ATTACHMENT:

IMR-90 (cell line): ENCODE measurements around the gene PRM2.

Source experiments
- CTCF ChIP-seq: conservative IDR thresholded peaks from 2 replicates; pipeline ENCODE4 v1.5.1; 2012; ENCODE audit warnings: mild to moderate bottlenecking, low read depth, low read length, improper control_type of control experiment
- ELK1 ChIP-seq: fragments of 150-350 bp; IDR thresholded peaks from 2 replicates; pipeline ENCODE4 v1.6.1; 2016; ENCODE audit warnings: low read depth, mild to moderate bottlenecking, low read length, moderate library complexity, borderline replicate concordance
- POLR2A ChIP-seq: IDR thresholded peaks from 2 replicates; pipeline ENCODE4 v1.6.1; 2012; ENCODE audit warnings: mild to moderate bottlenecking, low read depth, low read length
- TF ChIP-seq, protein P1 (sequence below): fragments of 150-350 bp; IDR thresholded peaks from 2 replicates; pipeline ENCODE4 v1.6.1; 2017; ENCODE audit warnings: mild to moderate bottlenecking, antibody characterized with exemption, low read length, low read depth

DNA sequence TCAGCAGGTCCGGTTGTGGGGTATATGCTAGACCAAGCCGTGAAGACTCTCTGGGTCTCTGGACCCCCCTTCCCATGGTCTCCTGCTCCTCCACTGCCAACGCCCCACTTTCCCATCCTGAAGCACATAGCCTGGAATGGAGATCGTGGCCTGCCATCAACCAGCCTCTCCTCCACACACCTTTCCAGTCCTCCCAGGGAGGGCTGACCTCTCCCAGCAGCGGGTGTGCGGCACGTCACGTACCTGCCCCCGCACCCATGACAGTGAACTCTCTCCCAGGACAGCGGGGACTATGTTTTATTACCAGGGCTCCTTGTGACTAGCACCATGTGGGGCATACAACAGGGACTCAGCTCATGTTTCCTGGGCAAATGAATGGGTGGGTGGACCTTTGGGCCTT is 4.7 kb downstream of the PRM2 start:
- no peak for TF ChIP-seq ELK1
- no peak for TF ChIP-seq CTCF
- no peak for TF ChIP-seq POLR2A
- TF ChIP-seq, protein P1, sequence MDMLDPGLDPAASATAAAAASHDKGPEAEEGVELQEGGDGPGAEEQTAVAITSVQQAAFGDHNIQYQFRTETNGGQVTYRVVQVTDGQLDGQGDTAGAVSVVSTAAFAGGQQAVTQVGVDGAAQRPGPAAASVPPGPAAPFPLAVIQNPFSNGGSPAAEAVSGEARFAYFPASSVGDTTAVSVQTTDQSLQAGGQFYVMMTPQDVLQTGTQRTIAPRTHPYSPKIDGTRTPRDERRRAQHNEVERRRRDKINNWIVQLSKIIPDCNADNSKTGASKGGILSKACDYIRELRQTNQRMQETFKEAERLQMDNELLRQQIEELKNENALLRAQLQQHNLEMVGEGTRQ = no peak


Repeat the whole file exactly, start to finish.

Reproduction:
IMR-90 (cell line): ENCODE measurements around the gene PRM2.

Source experiments
- CTCF ChIP-seq: conservative IDR thresholded peaks from 2 replicates; pipeline ENCODE4 v1.5.1; 2012; ENCODE audit warnings: mild to moderate bottlenecking, low read depth, low read length, improper control_type of control experiment
- ELK1 ChIP-seq: fragments of 150-350 bp; IDR thresholded peaks from 2 replicates; pipeline ENCODE4 v1.6.1; 2016; ENCODE audit warnings: low read depth, mild to moderate bottlenecking, low read length, moderate library complexity, borderline replicate concordance
- POLR2A ChIP-seq: IDR thresholded peaks from 2 replicates; pipeline ENCODE4 v1.6.1; 2012; ENCODE audit warnings: mild to moderate bottlenecking, low read depth, low read length
- TF ChIP-seq, protein P1 (sequence below): fragments of 150-350 bp; IDR thresholded peaks from 2 replicates; pipeline ENCODE4 v1.6.1; 2017; ENCODE audit warnings: mild to moderate bottlenecking, antibody characterized with exemption, low read length, low read depth

DNA sequence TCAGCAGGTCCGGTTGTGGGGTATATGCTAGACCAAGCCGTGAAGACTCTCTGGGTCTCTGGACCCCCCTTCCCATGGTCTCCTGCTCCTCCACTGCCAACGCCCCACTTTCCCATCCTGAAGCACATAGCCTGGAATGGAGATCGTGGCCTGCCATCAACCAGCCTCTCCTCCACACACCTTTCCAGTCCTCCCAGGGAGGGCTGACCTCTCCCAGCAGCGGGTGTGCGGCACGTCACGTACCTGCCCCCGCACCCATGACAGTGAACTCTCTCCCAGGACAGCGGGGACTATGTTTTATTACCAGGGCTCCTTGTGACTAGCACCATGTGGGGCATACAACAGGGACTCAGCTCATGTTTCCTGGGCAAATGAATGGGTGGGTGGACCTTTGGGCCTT is 4.7 kb downstream of the PRM2 start:
- no peak for TF ChIP-seq ELK1
- no peak for TF ChIP-seq CTCF
- no peak for TF ChIP-seq POLR2A
- TF ChIP-seq, protein P1, sequence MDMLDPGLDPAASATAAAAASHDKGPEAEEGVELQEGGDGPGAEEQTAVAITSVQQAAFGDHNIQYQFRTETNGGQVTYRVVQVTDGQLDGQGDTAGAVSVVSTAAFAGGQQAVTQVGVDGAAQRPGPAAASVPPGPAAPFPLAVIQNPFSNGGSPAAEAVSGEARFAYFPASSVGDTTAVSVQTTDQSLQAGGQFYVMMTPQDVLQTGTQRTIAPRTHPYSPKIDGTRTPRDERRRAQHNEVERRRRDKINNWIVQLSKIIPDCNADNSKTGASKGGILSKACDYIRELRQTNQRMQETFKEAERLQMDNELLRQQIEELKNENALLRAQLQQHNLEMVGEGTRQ = no peak